Louis could even one day opt for his own career outside of the royal sphere much like cousins ​​Eugenie and Princess Beatrice .

And though that is not an option for George, whose biggest job will be sadly coincide with the loss of his father, it makes it even more important to William and Kate to give him a relatively carefree existence now.

While Charles has said his future was made crystal clear at the age of three when he watched his mom ascend to the throne, "With George they are trying to delay that moment of realization and give him normality before they trust this on him , "royal biographer Catherine Mayer told E! News of William and Kate's strategy. "But it will be, nevertheless, part of his implementation both in terms of what he sees his parents and grandparents doing and probably quite soon a beginning of an understanding that he is in public life and what that means."

For now that means the requisite posing for 'tographers, as a young William once referred to them, on, say, the first day of school each term, but being allowed to flourish in peace once inside the walls of London's Thomas's Battersea, where he's studying subjects such as geography, French and math.

Though George, who has reportedly earned the nickname "P.G." Among his peers, is the big man on campus, his classmates make it a point not to be over.

 Prince Charles, Camilla, Prince Willliam, Kate Middleton, Prince George, Princess Charlotte, Prince Louis, Prince Harry, Meghan Markle

Chris Jackson / Clarence House via Getty Images

"He's very popular and has lots of friends, and there is very little fuss made about who he is, "a fellow Thomas's parent recently told Vanity Fair . "Either William or Kate do drop off, and they are always very friendly. William especially loves to have a chat with some of the other parents and works with some of the mums at the Harbor Club after drop off. amiable. "

And though the family spends a lot of their time at their four-floor Kensington Palace apartment, William has completely embraced his role as a full-time royal, they make their escape to their country home in Norfolk whenever possible . There, thanks to an assist from cast-iron security gates and some 12-foot pines, George and Charlotte have largely run the 20,000-acre spread. "They have a garden garden with fruit orchards and vegetable plots," a local customs magazine, "and George and Charlotte are always outside helping you or plant something."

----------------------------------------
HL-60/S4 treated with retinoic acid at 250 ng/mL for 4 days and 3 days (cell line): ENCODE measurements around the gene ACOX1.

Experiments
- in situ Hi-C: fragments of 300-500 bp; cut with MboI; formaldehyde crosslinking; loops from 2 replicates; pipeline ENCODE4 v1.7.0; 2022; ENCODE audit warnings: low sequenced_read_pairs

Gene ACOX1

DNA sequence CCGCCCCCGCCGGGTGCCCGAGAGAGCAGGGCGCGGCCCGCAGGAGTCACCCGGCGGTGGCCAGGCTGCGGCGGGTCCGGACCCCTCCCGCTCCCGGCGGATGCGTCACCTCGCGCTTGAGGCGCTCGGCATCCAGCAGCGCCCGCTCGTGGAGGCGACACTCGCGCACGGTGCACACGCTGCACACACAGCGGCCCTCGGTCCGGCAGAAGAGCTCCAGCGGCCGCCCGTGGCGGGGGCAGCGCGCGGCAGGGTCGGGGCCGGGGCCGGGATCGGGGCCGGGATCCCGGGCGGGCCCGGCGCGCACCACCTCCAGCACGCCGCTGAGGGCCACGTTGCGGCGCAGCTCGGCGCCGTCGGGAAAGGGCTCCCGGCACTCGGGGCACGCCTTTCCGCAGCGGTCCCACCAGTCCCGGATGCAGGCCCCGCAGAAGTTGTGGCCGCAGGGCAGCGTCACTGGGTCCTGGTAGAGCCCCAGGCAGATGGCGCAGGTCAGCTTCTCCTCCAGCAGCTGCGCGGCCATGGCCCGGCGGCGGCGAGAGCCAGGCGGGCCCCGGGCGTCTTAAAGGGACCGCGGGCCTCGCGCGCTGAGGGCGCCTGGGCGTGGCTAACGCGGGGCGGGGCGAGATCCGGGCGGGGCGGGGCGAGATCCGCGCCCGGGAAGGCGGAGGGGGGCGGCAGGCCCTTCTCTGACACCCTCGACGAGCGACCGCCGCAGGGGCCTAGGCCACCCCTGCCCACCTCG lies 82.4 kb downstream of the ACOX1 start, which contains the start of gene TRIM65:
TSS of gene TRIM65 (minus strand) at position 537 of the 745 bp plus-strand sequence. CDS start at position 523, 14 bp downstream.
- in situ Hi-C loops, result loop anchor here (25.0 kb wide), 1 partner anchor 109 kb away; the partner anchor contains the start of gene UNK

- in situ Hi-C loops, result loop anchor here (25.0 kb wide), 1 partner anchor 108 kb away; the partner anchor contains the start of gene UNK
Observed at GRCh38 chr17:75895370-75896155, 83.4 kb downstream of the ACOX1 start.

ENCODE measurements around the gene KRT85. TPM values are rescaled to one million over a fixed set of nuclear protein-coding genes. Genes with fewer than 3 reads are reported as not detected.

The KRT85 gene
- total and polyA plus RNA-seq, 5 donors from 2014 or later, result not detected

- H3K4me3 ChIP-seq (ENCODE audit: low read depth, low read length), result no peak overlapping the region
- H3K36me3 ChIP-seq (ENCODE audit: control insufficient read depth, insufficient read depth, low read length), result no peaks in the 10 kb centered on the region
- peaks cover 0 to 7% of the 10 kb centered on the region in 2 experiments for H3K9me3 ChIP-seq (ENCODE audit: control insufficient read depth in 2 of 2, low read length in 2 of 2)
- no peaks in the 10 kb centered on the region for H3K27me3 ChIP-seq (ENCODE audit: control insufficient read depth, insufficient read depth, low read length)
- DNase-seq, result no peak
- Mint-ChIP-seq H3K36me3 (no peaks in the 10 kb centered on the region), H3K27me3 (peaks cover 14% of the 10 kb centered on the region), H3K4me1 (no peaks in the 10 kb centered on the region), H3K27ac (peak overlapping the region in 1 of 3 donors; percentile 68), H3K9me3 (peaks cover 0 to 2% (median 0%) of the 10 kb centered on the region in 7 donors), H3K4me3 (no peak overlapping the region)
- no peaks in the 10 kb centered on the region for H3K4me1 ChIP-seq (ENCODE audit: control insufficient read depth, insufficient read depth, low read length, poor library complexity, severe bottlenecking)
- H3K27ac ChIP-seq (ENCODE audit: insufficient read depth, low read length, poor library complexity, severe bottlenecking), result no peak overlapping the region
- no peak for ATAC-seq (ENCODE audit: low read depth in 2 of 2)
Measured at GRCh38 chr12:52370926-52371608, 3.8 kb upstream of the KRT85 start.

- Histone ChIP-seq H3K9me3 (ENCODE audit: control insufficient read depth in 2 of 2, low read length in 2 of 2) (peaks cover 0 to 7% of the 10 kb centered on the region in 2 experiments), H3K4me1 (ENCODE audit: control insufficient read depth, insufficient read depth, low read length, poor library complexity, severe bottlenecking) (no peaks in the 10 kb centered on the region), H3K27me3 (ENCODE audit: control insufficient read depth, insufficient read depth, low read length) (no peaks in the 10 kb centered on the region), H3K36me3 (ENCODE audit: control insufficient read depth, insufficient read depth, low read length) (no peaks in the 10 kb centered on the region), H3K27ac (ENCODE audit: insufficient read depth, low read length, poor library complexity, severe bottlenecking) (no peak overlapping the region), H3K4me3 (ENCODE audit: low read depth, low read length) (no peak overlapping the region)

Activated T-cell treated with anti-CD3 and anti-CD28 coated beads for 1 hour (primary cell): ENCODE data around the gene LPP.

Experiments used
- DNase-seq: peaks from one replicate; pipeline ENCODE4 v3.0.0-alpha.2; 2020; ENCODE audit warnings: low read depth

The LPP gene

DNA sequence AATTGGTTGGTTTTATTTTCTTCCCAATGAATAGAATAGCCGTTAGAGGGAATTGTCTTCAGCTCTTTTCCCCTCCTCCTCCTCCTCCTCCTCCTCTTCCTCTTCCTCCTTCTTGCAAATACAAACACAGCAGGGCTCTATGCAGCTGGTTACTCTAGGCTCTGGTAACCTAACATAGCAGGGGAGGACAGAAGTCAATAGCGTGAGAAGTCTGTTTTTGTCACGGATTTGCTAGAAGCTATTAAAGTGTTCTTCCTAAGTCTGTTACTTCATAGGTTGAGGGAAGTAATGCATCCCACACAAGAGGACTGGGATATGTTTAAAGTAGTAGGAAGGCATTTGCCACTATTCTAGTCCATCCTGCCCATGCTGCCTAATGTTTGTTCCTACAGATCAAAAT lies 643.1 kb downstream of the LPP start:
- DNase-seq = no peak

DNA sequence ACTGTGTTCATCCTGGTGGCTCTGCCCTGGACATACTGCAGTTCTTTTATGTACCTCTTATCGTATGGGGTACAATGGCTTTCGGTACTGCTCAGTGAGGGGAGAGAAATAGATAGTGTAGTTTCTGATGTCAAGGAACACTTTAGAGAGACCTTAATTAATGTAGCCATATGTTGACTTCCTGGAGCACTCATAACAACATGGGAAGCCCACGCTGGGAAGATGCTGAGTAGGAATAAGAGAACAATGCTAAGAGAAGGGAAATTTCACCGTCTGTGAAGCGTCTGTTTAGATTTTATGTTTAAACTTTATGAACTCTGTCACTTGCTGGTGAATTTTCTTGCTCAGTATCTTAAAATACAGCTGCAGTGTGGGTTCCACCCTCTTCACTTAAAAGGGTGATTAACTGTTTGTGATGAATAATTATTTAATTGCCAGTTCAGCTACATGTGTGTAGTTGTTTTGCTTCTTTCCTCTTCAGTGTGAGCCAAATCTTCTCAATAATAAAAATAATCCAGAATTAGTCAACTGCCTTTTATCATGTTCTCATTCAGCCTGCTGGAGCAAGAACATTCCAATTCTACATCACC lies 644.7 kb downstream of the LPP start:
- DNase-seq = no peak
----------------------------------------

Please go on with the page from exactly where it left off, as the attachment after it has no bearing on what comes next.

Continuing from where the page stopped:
Soon Louis could be toddling right along with him. William and Kate may have already had their hands full of man-to-man defense with their eldest, they had no trouble slotting little Louis right into their growing family.

 * FULLY EMBARGOED UNTIL 0001 GMT SUNDAY MAY 6th 2018 ** Prince Louis, Princess Charlotte

The Duchess of Cambridge at Kensington Palace

At an Anzac Day service at Westminster Abbey just days after his arrival last April, William Turned into this report: "Sleeping's going so well. So, he's behaving himself, which is good."

And this time around, the future king was able to largely avoid any new dad. At a February "Future Dads" session by the Future Men charity, the canvas, 36, spoke about how much he struggled getting George in and out of his clothes for diaper changes in the early days, the hardest bit being "the buttons, "reports Us Weekly . "It's very daunting how tiny they are when they first arrive," he admitted. "They are so fragile, little little fingers and toes. You feel like you move them around too much, they are going to break, but they don't. Wait until they're 9 months, and they'll be off . "

That much has proven true with little Louis. By the time he was celebrating his nine-month birthday this January, Kate was counting outside Dundee, Scotland's new V&A Museum that he was already a "fast crawler."

And come March, he'd landed on his feet. "Louis just wants to pull himself up all the time," she told a group of fellow parents during a visit to Henry Fawcett Children's Center. "He has got these little walkers and is bombing around in them."

And then there is another key milestone, of much importance when raising a growing royal. While visiting RAF Akrotiri in Cyprus last December, Kate shared that Louis was perfecting his princely wave. It's a move that goes hand-in-hand with the charming smile she showed off in November's portraits with his extended clan. With a little assist from nanny Maria Borrallo and her array of silly faces, Louis was "so well behaved" during the session, and source shared with Us Weekly . "He is the most adorable, little boy you will ever meet!"

All the better to greet his adoring subjects, who are quite anxious to watch him grow up.